An overwrought romantic melodrama featuring two actors turning in sick-day performances.
Sergio Castellitto’s adaptation of his wife Margaret Mazzantini’s novel, Twice Born is an overwrought romantic melodrama set in the Bosnian conflict that features two fine actors turning in sick-day performances. The Italian actor-turned-director fails to draw anything substantial out of his stars Penelope Cruz (who he worked with on his previous film, Don’t Move, another adaptation of a Mazzantini novel) and Emile Hirsch, though the unbelievably phony dialog would stumble up even the best of thesps. The egregious absence of chemistry between the leads is damaging enough to sink the film by itself, but unfortunately the problems don’t stop there.
The mostly English-language picture employs both a present-day storyline and lengthy flashbacks in the life of Gemma (Cruz), an Italian with a suspiciously Spanish-sounding accent. Cruz shows the occasional glimmer of her greatness in the role, but she’s capable of so much more. In the flashbacks, Gemma falls for Diego (Hirsch), a globetrotting American photographer who’s one of those loud, grating, hyper-optimistic types that thinks he’s more charming and funny than he is. Hirsch’s forced enthusiasm is only magnified by the borderline-idiotic dialog. “The world’s going to hell, baby. And we’re going down with it.” The age disparity between Cruz and Hirsch is distracting (he’s got a baby face), especially when talks of starting a family arise.
As Sarajevo crumbles around Gemma and Diego, so does their relationship, a metaphor that would be effective if only it were handled with more integrity. The distasteful depiction of the siege of Sarajevo is at times reprehensibly insensitive; at one point a young man is gunned down in the streets while and his friend sentimentally says that “he fell like an artist.” Really? The conflict serves as a manipulative backdrop for the couple’s relationship, and though the script tries desperately to make the metaphor work, it feels shoehorned and iffy at best, resulting in a jumbled narrative. It’s also never clarified what caused all of the chaos. Who’s firing at who, and why? More insight into the origin of the siege would have been appreciated.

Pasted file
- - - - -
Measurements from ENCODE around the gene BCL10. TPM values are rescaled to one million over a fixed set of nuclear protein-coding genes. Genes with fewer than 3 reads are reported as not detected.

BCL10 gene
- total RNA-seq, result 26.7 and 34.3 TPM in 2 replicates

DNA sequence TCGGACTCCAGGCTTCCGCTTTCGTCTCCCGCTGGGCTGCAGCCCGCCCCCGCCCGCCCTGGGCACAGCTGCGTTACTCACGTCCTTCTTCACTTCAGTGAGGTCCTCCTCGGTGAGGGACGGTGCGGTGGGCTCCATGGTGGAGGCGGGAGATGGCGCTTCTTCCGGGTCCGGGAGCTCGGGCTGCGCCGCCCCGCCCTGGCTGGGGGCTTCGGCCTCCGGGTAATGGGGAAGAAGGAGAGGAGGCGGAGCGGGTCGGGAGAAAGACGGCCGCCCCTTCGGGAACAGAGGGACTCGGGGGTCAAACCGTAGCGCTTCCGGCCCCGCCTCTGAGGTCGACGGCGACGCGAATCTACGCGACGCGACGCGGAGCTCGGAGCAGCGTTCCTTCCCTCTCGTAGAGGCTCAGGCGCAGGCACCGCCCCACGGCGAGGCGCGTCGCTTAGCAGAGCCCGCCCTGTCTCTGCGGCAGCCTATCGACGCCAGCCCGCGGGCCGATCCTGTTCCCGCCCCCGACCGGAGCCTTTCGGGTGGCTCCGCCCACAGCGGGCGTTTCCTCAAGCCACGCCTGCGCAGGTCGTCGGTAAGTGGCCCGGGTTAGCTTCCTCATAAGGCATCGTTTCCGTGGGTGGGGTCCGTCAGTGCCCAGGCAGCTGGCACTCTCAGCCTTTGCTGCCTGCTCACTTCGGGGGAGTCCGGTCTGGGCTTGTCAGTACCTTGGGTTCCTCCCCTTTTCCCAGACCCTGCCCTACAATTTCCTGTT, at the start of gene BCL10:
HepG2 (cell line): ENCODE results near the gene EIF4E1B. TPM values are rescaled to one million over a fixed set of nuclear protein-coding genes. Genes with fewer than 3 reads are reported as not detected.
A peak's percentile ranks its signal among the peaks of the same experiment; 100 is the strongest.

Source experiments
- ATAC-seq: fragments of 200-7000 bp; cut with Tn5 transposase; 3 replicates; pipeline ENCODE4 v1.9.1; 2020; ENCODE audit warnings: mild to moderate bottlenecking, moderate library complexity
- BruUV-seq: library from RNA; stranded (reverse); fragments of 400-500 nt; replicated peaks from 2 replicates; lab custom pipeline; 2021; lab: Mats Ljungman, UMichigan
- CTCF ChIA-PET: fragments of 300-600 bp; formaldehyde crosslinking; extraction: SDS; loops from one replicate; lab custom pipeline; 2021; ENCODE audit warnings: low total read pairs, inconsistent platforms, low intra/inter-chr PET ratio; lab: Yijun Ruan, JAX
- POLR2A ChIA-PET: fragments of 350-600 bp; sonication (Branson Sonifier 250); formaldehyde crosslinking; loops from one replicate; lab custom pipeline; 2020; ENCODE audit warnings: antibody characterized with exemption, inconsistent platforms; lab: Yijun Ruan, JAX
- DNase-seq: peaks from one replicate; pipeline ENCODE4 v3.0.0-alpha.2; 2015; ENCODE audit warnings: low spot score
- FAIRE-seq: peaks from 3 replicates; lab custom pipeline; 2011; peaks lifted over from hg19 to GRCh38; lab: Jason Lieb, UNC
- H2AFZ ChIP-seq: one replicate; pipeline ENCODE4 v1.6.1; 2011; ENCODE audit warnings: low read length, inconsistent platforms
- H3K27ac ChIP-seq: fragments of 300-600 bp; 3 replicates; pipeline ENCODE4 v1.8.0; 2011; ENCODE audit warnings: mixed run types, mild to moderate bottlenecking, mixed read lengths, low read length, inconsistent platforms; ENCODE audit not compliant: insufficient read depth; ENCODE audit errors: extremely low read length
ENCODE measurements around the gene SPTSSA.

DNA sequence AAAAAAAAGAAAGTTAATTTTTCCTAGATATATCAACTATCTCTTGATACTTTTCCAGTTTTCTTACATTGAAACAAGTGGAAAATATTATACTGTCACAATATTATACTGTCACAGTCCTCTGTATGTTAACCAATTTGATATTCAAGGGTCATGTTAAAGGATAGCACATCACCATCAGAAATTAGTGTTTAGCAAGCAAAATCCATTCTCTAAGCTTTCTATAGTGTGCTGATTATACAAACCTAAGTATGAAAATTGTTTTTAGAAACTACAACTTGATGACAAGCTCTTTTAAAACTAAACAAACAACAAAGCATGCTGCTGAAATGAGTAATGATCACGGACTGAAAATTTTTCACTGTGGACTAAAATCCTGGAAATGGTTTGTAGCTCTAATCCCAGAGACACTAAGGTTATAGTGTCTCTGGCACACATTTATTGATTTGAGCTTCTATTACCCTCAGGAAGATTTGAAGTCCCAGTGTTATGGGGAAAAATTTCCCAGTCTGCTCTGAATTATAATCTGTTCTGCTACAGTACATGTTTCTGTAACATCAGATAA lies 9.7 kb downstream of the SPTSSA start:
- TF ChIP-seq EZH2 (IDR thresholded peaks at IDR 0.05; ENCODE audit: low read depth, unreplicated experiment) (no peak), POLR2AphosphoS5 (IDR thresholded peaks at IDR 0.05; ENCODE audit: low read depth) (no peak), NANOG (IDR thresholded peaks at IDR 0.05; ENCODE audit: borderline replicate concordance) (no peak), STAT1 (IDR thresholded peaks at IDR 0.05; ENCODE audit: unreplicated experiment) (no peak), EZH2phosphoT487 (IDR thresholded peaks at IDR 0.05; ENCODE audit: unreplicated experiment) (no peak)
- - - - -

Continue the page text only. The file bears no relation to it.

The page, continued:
In the present-day storyline, a middle-aged Gemma, invited by her old friend Gojko (Adnan Haskivic, a handsome cheeseball), returns to Bosnia, where her son, Pietro (Pietro Castellitto) was born. The angsty 16-year-old finds the idea of exploring his origins repulsive, and wants nothing to do with the memory of his biological father. At this point the story devolves into a “who’s the daddy?” mystery, and while the revelations late in the film are shocking, the road to get there is arduous and drawn-out (the 2 hour running time feels inflated.)
Supporting players Haskivic and Saadet Aksoy (whose character is a key factor in Gemma and Diego’s downfall) surprisingly out-act the leads, exuding the free-wheeling spunk and charisma Hirsch is grasping so desperately for. Thankfully, they both get a significant amount of screen time, which softens the blow of Hirsch and Cruz’s awkward encounters (the love scenes are laughable.)
Another notable strength of the film is the slick imagery, courtesy of DP Gianfilippo Corticelli, who uses slow-motion shots stylishly and appropriately (a sequence with Cruz dancing in a puddle as Hirsch photographs her is stunning.) The recreation of Sarajevo by art designer Francesco Frigeri is equally staggering and beautiful. It’s a shame the rest of the team didn’t hold up their end of the bargain.